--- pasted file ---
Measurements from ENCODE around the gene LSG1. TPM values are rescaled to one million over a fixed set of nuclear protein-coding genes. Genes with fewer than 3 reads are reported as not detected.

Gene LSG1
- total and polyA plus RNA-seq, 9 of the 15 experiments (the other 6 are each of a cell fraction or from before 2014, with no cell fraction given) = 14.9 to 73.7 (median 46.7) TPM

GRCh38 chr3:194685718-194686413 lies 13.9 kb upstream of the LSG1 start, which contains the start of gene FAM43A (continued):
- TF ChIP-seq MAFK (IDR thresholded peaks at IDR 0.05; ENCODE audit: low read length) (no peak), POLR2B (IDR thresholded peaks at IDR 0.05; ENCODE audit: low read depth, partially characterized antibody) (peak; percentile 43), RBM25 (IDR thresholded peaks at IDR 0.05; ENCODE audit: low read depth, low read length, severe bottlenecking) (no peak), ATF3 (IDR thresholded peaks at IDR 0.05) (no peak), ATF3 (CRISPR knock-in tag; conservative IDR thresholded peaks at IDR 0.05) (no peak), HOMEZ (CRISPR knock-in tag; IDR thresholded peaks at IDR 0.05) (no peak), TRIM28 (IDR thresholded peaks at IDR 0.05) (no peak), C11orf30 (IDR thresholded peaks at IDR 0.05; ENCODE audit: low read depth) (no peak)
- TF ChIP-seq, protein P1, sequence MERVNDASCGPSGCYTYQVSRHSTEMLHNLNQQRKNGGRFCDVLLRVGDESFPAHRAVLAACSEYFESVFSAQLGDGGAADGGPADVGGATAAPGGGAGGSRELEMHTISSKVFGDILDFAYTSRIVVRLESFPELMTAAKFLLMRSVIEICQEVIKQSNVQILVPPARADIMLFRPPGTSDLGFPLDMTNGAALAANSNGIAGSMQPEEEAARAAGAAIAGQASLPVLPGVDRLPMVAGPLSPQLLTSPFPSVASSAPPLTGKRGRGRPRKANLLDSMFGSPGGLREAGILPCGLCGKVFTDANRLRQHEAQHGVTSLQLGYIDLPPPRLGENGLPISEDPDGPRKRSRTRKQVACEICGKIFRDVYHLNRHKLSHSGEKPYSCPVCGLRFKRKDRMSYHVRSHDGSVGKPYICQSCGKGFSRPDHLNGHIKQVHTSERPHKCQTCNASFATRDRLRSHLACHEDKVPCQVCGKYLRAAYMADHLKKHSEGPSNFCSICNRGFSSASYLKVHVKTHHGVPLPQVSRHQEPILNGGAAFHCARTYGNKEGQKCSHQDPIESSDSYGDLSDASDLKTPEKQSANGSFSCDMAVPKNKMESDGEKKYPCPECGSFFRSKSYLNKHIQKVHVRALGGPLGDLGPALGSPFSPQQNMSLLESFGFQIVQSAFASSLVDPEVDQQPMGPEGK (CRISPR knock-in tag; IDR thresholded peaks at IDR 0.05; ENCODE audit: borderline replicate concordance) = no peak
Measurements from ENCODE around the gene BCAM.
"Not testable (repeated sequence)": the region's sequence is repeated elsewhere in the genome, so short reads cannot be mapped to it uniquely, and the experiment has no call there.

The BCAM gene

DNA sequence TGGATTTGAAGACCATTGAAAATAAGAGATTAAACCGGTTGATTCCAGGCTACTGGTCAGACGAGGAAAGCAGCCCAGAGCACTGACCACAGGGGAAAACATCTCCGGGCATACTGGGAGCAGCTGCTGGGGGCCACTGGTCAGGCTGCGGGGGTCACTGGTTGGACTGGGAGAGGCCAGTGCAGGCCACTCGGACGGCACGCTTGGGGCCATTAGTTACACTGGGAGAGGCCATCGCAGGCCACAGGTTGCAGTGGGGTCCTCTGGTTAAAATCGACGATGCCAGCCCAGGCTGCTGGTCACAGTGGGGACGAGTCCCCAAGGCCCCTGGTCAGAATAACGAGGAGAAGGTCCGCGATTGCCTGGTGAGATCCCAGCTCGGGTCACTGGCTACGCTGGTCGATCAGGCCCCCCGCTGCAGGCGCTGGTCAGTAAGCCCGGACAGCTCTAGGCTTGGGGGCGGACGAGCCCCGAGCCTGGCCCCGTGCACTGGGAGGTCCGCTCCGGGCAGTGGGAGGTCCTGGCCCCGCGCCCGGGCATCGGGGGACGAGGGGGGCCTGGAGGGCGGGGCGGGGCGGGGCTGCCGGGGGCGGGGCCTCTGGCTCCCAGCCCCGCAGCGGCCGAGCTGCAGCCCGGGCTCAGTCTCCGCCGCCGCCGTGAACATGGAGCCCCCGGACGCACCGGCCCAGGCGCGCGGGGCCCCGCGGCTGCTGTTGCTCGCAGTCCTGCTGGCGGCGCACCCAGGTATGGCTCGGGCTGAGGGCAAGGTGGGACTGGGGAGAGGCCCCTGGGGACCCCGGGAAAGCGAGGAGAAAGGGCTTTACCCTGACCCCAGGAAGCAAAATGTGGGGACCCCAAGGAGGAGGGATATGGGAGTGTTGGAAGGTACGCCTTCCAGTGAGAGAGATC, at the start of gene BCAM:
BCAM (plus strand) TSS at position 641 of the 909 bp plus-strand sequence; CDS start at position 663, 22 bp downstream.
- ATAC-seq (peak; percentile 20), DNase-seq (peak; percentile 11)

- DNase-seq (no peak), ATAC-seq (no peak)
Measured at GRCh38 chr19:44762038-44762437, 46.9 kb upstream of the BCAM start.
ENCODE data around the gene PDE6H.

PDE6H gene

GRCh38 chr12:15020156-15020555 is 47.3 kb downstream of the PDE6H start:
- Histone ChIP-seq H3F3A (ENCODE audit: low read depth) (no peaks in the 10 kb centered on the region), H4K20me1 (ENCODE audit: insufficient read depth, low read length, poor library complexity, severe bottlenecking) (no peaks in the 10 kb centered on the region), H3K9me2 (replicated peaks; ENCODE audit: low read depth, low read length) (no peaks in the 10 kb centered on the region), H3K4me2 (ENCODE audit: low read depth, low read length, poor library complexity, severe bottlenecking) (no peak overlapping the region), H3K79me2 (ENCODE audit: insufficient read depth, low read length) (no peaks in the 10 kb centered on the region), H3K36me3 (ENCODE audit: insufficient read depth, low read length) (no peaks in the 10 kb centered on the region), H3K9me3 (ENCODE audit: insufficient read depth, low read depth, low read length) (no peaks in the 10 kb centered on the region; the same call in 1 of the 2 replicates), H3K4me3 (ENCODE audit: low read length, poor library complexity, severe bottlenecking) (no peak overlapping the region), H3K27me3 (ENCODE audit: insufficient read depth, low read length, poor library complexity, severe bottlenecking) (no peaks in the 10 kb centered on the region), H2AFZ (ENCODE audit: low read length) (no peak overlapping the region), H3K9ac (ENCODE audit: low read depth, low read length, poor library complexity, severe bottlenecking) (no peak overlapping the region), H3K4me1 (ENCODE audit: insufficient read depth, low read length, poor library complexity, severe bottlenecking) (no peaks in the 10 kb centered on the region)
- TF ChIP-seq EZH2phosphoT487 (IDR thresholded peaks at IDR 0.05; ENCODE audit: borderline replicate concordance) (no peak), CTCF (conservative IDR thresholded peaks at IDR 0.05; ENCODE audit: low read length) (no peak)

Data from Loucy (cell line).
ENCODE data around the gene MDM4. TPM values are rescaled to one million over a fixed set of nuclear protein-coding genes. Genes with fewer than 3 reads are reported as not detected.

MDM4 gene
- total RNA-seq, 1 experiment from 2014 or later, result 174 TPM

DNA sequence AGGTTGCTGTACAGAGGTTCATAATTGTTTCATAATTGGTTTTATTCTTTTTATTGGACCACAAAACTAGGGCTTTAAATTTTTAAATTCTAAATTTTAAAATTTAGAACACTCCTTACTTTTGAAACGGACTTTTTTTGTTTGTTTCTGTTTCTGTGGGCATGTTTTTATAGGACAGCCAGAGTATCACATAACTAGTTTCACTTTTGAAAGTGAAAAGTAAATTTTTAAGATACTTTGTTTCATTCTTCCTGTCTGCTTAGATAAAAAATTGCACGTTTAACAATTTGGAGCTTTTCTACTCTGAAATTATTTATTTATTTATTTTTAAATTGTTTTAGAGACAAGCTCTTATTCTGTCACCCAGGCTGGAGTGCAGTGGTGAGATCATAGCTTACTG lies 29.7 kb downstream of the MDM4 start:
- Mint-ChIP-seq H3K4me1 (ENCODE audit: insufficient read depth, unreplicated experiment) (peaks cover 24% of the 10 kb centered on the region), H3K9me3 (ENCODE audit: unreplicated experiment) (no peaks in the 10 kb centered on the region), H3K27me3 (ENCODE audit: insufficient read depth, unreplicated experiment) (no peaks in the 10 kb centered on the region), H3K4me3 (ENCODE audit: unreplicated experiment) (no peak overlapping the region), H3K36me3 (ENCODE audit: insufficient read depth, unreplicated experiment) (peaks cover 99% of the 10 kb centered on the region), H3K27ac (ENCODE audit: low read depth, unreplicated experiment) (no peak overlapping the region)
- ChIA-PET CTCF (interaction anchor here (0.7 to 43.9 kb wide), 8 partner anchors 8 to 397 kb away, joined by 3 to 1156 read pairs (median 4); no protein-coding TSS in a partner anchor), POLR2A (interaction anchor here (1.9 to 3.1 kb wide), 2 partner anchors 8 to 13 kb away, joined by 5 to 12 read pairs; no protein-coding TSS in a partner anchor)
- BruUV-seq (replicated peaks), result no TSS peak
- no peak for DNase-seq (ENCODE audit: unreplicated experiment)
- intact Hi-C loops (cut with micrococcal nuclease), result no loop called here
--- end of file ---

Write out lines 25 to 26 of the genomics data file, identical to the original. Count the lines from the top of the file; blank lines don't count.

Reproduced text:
- Mint-ChIP-seq H3K4me1 (ENCODE audit: insufficient read depth, unreplicated experiment) (peaks cover 24% of the 10 kb centered on the region), H3K9me3 (ENCODE audit: unreplicated experiment) (no peaks in the 10 kb centered on the region), H3K27me3 (ENCODE audit: insufficient read depth, unreplicated experiment) (no peaks in the 10 kb centered on the region), H3K4me3 (ENCODE audit: unreplicated experiment) (no peak overlapping the region), H3K36me3 (ENCODE audit: insufficient read depth, unreplicated experiment) (peaks cover 99% of the 10 kb centered on the region), H3K27ac (ENCODE audit: low read depth, unreplicated experiment) (no peak overlapping the region)
- ChIA-PET CTCF (interaction anchor here (0.7 to 43.9 kb wide), 8 partner anchors 8 to 397 kb away, joined by 3 to 1156 read pairs (median 4); no protein-coding TSS in a partner anchor), POLR2A (interaction anchor here (1.9 to 3.1 kb wide), 2 partner anchors 8 to 13 kb away, joined by 5 to 12 read pairs; no protein-coding TSS in a partner anchor)